Love and Smother

How long have you known your characters in your current writing project?

Did you create them recently? Or have they been your companions for a very long time?

Perhaps a character came to you in the long distance of your memory and inspired you to build a story for him or her. Since then, have you created an entire world for this character to inhabit? And if so, how long have you been living there? A few months? Or several years?

If you and this character have been cohabiting for YEARS, then it’s time to re-evaluate the situation by asking yourself some questions:

a) Why are you still writing about this same character?

If it’s because you’re writing a series, fine. Good for you.

If it’s because you’re still writing the countless draft of the same manuscript that you began in 1983, then it’s time to try something new.

b) What about this character fascinates you so much?

If the character is nuanced, multi-dimensional, complex, fascinating, and dynamic, fine. If you have such a character and your story is stuck, chances are you haven’t developed sufficient writing skills worthy of your creation.

However, if you’re clinging to this character from a psychological or emotional need only, then it’s time to date a new protagonist.

c) Is this character based on a real person?

If you’ve gleaned a few personality traits from various people you know and combined them into one invented individual, okay.

If you’ve based this character solely on one real person or someone that experienced the plot events you’re trying to write about, then you’re going to be hindered or inhibited from writing your story to its best dramatic potential.

d) When a writing coach gives you constructive criticism about changing this character, do you become defensive or angry?

If you’re acting like a mama bear defending her cub, that hostility is a sure indication that you’ve grown too attached to the character, and the character is now smothering your creativity. It’s possible to become rooted in stone, too rigid to accept change.

It can be hard to break up with a protagonist you’ve cherished too long. Perhaps this imaginary individual was part of your first experience with creative inspiration. Perhaps this imaginary individual led you to becoming a writer.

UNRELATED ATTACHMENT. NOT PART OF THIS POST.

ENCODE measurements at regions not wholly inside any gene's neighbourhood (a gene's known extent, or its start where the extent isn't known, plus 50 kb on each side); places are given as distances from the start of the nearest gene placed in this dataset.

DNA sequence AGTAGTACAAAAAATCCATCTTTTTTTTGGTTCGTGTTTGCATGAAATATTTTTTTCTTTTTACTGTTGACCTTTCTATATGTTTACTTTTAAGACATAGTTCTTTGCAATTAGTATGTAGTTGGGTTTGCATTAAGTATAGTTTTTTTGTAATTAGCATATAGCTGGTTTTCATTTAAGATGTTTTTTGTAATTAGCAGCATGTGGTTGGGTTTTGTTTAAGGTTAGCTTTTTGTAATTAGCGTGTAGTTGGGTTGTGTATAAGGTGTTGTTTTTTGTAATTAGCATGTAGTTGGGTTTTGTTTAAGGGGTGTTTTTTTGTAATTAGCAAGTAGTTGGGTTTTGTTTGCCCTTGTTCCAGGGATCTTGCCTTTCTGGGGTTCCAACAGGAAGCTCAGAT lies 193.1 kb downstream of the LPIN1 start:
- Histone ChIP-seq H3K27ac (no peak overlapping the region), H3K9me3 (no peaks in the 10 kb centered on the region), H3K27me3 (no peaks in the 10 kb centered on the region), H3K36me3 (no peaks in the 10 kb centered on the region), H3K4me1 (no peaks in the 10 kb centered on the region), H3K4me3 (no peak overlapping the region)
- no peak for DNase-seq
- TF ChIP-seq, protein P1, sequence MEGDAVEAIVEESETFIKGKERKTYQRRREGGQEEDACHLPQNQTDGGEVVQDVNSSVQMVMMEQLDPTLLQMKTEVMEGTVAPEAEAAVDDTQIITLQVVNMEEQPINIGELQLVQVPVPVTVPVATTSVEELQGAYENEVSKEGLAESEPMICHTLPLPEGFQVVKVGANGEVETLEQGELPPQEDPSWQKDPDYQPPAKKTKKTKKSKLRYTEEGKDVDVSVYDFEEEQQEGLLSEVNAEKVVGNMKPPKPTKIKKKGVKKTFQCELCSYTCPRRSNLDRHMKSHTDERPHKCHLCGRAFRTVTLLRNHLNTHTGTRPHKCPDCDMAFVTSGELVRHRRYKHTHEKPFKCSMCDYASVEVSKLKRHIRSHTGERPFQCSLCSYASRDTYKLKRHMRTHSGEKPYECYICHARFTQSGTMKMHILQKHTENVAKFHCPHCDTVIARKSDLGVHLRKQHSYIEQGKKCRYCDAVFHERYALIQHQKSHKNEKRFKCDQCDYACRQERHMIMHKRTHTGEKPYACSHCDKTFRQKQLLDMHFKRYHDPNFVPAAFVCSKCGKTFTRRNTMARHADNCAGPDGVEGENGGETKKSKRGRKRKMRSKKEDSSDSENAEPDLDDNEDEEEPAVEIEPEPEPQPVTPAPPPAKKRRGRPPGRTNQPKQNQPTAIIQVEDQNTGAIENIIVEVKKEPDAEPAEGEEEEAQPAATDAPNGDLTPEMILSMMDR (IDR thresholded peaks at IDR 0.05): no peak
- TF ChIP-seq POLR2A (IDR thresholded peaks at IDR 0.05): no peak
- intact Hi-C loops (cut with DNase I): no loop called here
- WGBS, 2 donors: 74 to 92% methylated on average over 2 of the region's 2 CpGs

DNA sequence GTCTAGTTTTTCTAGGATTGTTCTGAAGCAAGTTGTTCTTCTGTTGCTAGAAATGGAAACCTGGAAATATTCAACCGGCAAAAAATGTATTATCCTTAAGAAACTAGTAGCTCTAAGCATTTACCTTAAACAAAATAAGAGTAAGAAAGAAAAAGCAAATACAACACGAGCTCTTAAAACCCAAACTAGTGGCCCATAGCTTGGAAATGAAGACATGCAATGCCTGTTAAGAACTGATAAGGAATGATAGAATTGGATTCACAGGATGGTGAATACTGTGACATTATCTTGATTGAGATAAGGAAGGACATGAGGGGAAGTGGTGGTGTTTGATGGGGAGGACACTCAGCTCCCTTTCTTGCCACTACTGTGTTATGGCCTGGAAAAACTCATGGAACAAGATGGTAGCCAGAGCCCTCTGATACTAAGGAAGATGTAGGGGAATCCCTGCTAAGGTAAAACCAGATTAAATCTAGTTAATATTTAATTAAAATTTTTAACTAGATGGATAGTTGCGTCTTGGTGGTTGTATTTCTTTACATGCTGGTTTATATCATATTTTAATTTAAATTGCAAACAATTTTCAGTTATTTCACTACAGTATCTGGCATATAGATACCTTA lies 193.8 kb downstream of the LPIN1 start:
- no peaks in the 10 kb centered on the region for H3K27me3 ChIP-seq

You don’t have to stop cherishing this character in order to move on. You aren’t going to be a failure because you’ve never satisfactorily written this character’s story. You aren’t betraying this character just because you create another one.

You aren’t killing the character or destroying the character in any way. But you shouldn’t let your fascination with him or her impede your progress or growth as a writer.

When we become too enamored of a character yet we can’t complete that person’s story, we become stalled in a creative corner. In such cases, we don’t always realize what’s happened. We aren’t always aware that we’ve constructed a protective shield over the character, a shield that prevents us from altering the character’s behavior or even the plot.

Such a situation becomes a quagmire, especially if the character is based on a real person. You’re unwilling to change the character because that wouldn’t be what she’s really like, and yet until or unless you do, the story will remain stuck.

Keep in mind that real life and fiction aren’t the same thing. Fiction is art. It can mirror reality. It can replicate reality. But it’s never identical to reality or a true duplication of it. Things that happen in the real world may seem completely unbelievable on the page.

Solutions:
1) Remember that you’re the author. You’re in charge. You can create or delete a character. The character never controls you.

2) Set the character and your stalled story aside. If you feel as though you’re abandoning it, think of this move as a temporary shift to a new idea.

3) Divide your weekly writing time equally between the old character and plot and the new ones. For example, work on old story Monday, Tuesday, Wednesday and new story on Thursday, Friday, and Saturday. Gradually apportion more days to the new story.

4) Even if you don’t much care for a new protagonist, play fair and give this character a chance. Devise personality traits, a background, tags of appearance and behavior, goals, and true nature. If it feels awkward, reassure yourself that you’re conducting drill exercises.

Practicing and experimenting with “temporary” characters is a better way to hone your craft anyway. Your cherished character isn’t threatened, and you don’t have to feel defensive.

5) Create one new protagonist a week. Sooner or later, you’ll invent one that ignites a spark of interest inside you. Write a short story featuring that protagonist.

6) If you still like the protagonist after completing a short story, then ask yourself if you could expand that story into a novel.

You will be on your way toward new growth as a writer.

You won’t feel defensive and threatened.

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